From our local correspondents Michael and Dianna:

Recently, in a break between rain squalls, Toronto transplant Himy Syed chalked an urban ‘labyrinth’, featuring our solar system.

With orbits looping across the pavers at the False Creek end of Manitoba Street, the elaborate chalk art includes a mysterious Kuiper Belt object thought to circle the sun, far beyond Pluto’s orbit.

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I have been writing about the fact that Vancouver has a dearth of public washrooms in downtown areas and also along the major transit routes.

Let’s talk about  Portland’s success in not only getting their very own designed bathroom available to the public, but one so cool it even has its own patent. And this is nothing new, Portland was busy installing their fifth public washroom in 2012, customized with art by students in a local primary school.  You can see the YouTube of the official unveiling of the Portland Loo below.

The design process for this washroom as outlined in CityLab was unique in that Portland looked at other municipalities’ public toilets and realized that the privacy of them allowed for “nefarious” activities to occur in them.

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You have to like any city planner who says the best piece of advice he has is to learn to “listen really well”. But Jason Thorne is no ordinary planner~as the City of Hamilton’s general manager of planning and economic development for six years he’s seen the historic downtown revitalized and Hamilton  emerge as a “music town” with venues and  enthusiastic performers coming to the city.

Located on Lake Ontario with a population on the plus side of 500,000, Hamilton has unique opportunities to reinvent itself with Mr Thorne’s very broad portfolio, which includes “land use planning and economic development, but also tourism and culture, transportation, bylaw enforcement, business licensing and parking” .

The Globe and Mail’s Alex Bozikovic describes how the small stuff like “live music, street festivals, helping cyclists get around creates a sense of place and pride.”

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In recent years, critics have accused both Liberal and NDP cabinets of rushing through inadequate electoral reforms via BC’s Local Election Campaign Financing Act, or LECFA. The most recent round of changes took effect last April, impacting the 2018 municipal elections across the province.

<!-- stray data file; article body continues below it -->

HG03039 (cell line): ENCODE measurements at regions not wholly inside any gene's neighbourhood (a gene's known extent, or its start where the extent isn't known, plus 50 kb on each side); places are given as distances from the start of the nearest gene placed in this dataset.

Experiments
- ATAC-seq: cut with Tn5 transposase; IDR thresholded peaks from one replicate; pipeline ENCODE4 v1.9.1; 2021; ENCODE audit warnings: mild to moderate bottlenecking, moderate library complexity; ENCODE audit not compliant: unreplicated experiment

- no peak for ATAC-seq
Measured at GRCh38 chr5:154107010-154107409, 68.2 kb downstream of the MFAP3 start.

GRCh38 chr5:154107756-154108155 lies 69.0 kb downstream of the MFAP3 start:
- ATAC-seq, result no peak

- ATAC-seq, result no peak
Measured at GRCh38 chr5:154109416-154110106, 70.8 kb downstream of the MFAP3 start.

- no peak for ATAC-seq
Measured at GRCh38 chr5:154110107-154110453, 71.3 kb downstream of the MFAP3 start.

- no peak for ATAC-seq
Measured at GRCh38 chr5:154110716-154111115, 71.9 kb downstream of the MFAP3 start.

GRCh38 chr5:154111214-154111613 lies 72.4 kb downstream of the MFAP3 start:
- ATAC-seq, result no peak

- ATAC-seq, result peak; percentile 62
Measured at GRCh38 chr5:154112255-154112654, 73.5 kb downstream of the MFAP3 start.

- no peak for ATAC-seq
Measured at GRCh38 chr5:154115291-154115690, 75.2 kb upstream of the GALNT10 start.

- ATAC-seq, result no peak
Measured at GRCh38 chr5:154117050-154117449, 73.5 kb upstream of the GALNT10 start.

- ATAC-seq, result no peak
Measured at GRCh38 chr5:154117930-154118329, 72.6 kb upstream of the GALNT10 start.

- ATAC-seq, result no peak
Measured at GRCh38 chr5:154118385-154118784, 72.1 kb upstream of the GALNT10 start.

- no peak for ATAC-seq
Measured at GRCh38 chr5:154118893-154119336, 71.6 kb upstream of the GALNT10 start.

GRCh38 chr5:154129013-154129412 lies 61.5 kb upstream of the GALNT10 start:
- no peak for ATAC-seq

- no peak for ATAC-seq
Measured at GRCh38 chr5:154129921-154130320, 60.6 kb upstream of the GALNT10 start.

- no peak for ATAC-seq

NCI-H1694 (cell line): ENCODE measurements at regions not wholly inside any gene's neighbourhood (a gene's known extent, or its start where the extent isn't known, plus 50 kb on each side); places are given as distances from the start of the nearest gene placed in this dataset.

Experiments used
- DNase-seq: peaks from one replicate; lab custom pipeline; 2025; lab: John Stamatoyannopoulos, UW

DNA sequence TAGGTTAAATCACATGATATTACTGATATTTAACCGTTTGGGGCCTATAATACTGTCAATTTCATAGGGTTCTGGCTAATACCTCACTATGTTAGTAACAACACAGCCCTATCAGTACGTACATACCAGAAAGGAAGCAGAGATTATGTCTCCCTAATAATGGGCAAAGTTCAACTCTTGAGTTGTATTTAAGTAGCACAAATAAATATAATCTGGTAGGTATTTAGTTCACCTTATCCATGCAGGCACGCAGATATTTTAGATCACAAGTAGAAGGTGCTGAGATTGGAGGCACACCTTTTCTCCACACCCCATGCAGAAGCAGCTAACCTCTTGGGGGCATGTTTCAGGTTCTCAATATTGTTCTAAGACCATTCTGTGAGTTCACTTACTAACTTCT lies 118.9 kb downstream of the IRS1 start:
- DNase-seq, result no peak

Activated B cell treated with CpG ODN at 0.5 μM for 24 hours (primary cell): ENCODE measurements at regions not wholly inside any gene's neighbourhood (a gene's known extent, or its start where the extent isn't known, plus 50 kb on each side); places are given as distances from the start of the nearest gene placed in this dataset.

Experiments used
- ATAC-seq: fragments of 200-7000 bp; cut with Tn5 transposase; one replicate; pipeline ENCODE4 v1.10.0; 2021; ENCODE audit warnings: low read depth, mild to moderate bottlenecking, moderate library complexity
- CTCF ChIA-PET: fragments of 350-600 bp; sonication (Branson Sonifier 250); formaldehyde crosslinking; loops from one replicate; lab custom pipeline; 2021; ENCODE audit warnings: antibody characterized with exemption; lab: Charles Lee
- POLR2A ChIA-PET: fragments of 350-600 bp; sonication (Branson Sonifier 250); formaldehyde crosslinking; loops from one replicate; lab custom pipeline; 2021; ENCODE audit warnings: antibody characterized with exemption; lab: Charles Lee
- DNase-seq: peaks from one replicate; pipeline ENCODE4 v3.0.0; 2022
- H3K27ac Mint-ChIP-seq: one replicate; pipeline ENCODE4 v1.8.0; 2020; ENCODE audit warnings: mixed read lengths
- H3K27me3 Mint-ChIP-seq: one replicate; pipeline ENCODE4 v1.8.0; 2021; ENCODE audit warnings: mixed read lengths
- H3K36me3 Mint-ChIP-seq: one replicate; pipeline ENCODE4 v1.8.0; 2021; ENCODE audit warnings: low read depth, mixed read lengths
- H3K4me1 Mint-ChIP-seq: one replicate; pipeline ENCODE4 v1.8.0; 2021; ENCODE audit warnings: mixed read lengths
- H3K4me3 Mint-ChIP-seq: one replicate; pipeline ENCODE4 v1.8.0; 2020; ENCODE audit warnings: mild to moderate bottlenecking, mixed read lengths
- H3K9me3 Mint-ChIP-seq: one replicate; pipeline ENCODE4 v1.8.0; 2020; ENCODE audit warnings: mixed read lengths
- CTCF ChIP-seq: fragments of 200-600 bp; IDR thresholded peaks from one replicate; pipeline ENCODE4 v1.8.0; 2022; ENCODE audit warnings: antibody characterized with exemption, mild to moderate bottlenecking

What were they all about? Are BC municipalities in-line with campaign financing limits and disclosure requirements at the provincial and federal levels? What is “the dark money”, and why is that still a thing in local politics?

John Whistler, financial agent for the Green Party of Vancouver, joins Gord in the studio to dig into the details of the recent changes — how they impacted candidates and voters last fall, and additional changes he’d like to see in how election campaigns are conducted in British Columbia.

Want more? In October, Gord published John’s 5-part series on “Failure and Reform: BC’s Local Elections Campaign Financing Act” — simply search for ‘LECFA’ on the blog.

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There are some pretty troublesome trends that are in a parallel universe to the direction that cities are heading. While towns and places are encouraging walking and cycling to enhance retail bottom line and to make citizens healthier and more connected, the automotive industry is involved in their last private ownership/carbon gasp. That involves trucks and SUV’s, colossal rolling living rooms insulating occupants from the surrounding landscape, and splashy new items just unveiled in Las Vegas.

Reuters.com reports on the trend of  vehicles becoming “a display centred world”. Part of that trend shows screens  expanding on car dashboards including one that is 48 inches (1.22m) long in the Byton M-Byte car.